Guest post by Jill MacNeice
I have always been a bit neurotic about my teeth. Perhaps because my mother, who was cursed with weak teeth, put the fear in me that my choppers would drop out of my head, just like that, if I didn’t brush regularly. Or, perhaps it was my childhood dentist, who did not believe in using novocaine. Hard to say.
I’ve been a diligent brusher and a sap for dental hygiene products all my life. And since I got serious about flossing 6 years ago, I haven’t missed a day. So when I decided to participate in BJ Fogg’s 3 Tiny Habits program, I knew I’d do something related to teeth.
If you haven’t heard of BJ Fogg, Google him right now. He’s a professor at Stanford, a psychologist, and generally a cool guy who I think of as my personal Elvis. As an information architect and user experience professional (a fancy term for “web stuff”) his work has had a seminal influence on my thinking.
More recently, BJ’s work has centered around habit formation. His thesis is that people can successfully adopt new behaviors if they start small. In his latest project, he challenges you to practice behavior change by adopting 3 tiny habits for a week. He recommends you pick something that is easy, can be executed in 30 seconds, and that you tie them to something you already do regularly, i.e., after I finish my breakfast… or before I get in bed… that sort of thing.
Here are my 3 tiny habits:
- After I brush my teeth in the morning, I will stretch my hamstrings for 30 seconds. (I don’t stretch enough.)
- After I come into the house for the evening, I will practice music drills for 30 seconds. (I don’t practice every evening like I should.)
- After I take off my eye glasses at bedtime, I’ll remember one good thing that happened during the day. (It’s too easy for me to get focused on bad stuff.)
One other thing: Every time you do one of your habits, you’re supposed to declare Victory to yourself. (See why I love BJ?)
Here’s how my experiment went:
- Stretching: Every morning, after I brushed my teeth, I immediately dropped over for 30 seconds of stretching. The first few days were really painful. I extended it to 60 seconds by the second week and now it feels great. I actually look forward to it and I can now put my hands flat on the floor – something I haven’t been able to do since my 20s. I’m still stretching every morning. Victory!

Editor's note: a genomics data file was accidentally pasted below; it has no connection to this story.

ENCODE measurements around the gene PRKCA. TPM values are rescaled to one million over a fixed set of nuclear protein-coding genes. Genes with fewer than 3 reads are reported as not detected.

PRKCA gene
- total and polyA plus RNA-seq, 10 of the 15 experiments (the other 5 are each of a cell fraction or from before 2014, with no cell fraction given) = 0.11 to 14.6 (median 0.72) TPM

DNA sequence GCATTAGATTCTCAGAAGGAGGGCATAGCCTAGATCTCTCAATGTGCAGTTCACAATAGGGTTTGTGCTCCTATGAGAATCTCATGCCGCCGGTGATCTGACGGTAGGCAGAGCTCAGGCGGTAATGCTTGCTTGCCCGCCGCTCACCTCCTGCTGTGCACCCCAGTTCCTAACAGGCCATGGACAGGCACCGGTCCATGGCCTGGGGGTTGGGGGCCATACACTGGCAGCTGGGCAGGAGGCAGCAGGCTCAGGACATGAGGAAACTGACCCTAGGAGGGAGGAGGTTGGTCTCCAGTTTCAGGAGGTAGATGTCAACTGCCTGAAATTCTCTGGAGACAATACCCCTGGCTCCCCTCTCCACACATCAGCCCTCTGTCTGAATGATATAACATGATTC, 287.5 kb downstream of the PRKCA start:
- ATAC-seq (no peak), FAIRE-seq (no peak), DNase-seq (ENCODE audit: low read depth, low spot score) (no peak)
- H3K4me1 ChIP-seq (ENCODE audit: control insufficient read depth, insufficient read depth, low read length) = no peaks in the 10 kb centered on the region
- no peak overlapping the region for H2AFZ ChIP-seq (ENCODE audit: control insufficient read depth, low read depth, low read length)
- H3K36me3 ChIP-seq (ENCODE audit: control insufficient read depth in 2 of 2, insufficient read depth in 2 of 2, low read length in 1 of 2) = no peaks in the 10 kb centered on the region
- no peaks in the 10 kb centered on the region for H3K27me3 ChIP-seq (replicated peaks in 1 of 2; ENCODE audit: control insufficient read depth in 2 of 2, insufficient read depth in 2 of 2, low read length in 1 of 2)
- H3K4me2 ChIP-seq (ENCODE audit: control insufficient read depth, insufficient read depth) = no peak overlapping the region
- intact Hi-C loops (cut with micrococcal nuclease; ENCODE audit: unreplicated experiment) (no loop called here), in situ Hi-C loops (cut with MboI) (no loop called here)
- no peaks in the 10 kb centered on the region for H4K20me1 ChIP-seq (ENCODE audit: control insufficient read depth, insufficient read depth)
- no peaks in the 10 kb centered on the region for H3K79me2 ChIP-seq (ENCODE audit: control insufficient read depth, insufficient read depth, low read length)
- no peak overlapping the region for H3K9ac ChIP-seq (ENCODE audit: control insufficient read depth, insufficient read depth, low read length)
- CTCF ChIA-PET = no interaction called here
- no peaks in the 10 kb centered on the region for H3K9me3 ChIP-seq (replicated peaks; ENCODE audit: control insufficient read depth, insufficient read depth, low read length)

- Music Drills: This one was not so easy as there are many demands on my attention when I get home. I think I made a poor choice for a trigger.
- One Good Thing: I had moderate success with this one. About half the time I remembered to remember, right on cue. A quarter of the time, I thought of the good thing around bedtime, but not necessarily tied to the trigger. And a quarter of the time, I forgot. While I can’t exactly claim victory, I don’t consider this a loss because I have generally raised my consciousness about noting good things. And that’s not bad.
The habit tied to tooth brushing was the easiest to make and keep. And I knew that if I tied any other tiny habits to tooth brushing, either in the am or the pm, I’d be more likely to have success. Which got me to wondering:
What is it about tooth brushing that makes it such a successful anchor for new habit formation?
- Tooth brushing is probably the first – and most important – conscious habit a child acquires. Parents instruct children in how to brush teeth and monitor the progress and remind them to brush regularly. We do it every day of our lives.
- Tooth brushing is so engrained, it’s automatic. Once I acquired the habit in early childhood, I didn’t need to actively think about it to do it. Not doing it takes cognitive energy. I would never say to myself: “I’m just too busy to brush my teeth this morning. “ Or, “I had a bad day, so I’ll treat myself and skip the brushing.” Not brushing would actually make me feel worse.
- Tooth brushing happens in a regular, predictable time slot. Like a parentheses on the day – tooth brushing happens in the morning, before our attention is pulled in different directions, and at the end of the day – when we are winding down, providing two excellent triggers for adding new habits.
- It’s a tiny thing that can make you feel great. You’re taking care of yourself. Your breath is fresh; your teeth are clean. The stock market may have tanked. You may wish you could get rid of a few extra pounds. You may hate your job – or even be unemployed. But those few minutes you spend each day cleaning your mouth will always make you feel good.
So I realized that as parents, one of the most powerful tools we can give to our children is a good, strong tooth brushing habit. It not only keeps teeth clean and healthy, minimizes painful dentist visits, but it can also become the springboard for the successful adoption of many other healthy habits. Who knew?
Do you remember what it was like when you learned to brush your teeth?
Do you remember teaching your children to brush?
Have you tried BJ’s 3 tiny habits? Was one of your habits tied to tooth brushing? If so, were you able to declare “Victory!”?
Some facts about tooth brushing:
- Egyptians made tooth brushes from twigs and leaves 5,000 years ago. The ancient Greeks and Romans also used twigs and leaves.
- In Europe, tooth brushing became prevalent in the late 1600s. People rubbed their teeth with a cloth, and often used herbs or cleansing substances. William Addis of Clerkenwald, England made the first mass-produced toothbrush out of bone and horsehair in the 1780s.
- In the United States, soldiers returned from WWII with the tooth brushing habit, helping to establish it in this country.
- Tooth brushing is not only good for your teeth – it’s good for your heart. A study in Scotland published in 2010 found that people who reported poor oral hygiene had an increased risk of developing heart disease.